One must consider if evidence-based medicine, that is well conducted, permits the attainment of scientifically objective truth? Holmes and colleagues (2006) writes, rather brilliantly, "Those who are wedded to the idea of 'evidence' in the health sciences maintain... a Newtonian, mechanistic world view [that] reality is objective, which is to say that it exists, 'out there,' absolutely independent of the human observer, and of the observer's intentions and observations" (p. 182), but, the authors fully acknowledge this is a false premise. "Rarely does objective truth in medical research exist independently of the observer or the system within which the observer works," (Goer & Romano, 2012, p 15). "Nonetheless," authors Goer and Romano continue, "the powerful claim that it replaces subjective opinion with objective fact has enabled evidence-based medicine to become the 'organizing structure for knowledge and a mechanism of ideological reinforcement for the dominant scientific paradigm."


There is a profound sense of entitlement in those conducting the research and essentially controlling the evidence. Worse yet, this ideology of evidence-based medicine or this regime of truth ostracises those with deviant forms of knowledge, rejecting their work as scientifically unsound. Immunizations are a perfect example here. No matter one's position or conclusion after evaluating the literature, it is contrary to scientific inquiry to demand conclusively that vaccines are safe and should no longer be tested and evaluated for safety and efficacy. Acceptance of each and every one, or even the schedule on blind-faith is an absolute contraindication to scholarly thinking.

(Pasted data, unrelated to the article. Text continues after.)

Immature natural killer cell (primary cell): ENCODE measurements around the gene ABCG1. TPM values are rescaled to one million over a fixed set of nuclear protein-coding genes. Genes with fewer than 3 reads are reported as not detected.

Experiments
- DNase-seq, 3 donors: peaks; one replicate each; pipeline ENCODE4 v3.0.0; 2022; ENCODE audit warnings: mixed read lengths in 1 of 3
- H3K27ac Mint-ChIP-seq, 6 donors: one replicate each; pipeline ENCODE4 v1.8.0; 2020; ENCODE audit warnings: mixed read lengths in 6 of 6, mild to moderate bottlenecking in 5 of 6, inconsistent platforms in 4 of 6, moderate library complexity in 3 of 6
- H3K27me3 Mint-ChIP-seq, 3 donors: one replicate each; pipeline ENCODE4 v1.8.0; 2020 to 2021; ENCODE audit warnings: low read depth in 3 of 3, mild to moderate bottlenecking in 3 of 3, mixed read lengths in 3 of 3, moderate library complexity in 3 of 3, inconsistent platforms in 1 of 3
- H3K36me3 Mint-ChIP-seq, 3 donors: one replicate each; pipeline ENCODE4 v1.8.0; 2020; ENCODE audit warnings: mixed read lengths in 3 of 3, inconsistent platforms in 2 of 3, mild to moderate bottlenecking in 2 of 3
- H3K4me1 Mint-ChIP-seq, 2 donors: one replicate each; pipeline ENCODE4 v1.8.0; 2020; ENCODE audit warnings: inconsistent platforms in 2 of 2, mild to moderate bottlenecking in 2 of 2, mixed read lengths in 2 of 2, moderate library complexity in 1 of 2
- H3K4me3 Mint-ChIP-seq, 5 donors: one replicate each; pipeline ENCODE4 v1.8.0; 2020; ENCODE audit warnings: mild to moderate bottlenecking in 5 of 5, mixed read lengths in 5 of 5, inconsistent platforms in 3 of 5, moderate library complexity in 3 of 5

I've sat at the table where professional guidelines are written and will attest to the lack of adherence to the evidence by members of the writing team. There is absolutely, without hesitation, a desire to please adversaries, a need to protect the profession, the desire to expand our scope and business successes that can and does contradict the evidence. The great advantage to this era of evidence-based medicine however, is the ability to self-correct. Even if the vast majority of studies are flawed, they can offer valuable information if read with a critical eye. Our task is to reject the dogmatic approach and maintain a healthy skepticism. Not every practice or policy that claims to be evidence-based actually is and as a practicing clinician and expert in our speciality field, we should be able to argue these points not just to protect ourselves, but to also advance the profession and offer true informed consent to our clients.


Ubiquity of the Medical Model based on Iatrogenic Norms


There are a few examples here, but consider that cutting the umbilical cord immediately after birth is well known to deprive the child of a significant amount of their own blood volume. They are essentially hemorrhaged at birth. As a result their bilirubin distribution curve for the next few days of life is determined or established based on infants who have been deprived of the normal physiologic amount of blood volume; the babies setting the norm values have fewer red blood cells in their earlier days than they should. As a consequence, when we delay cord cutting and allow the child to receive the vast majority of their entire blood volume, they will have a higher number of red blood cells and ultimately, a higher red blood cell volume which causes clinicians to assume they are polycythemic. This is a deviation from the norm and assumed then to be an anomaly or pathologic, when in fact, this is the biologic norm.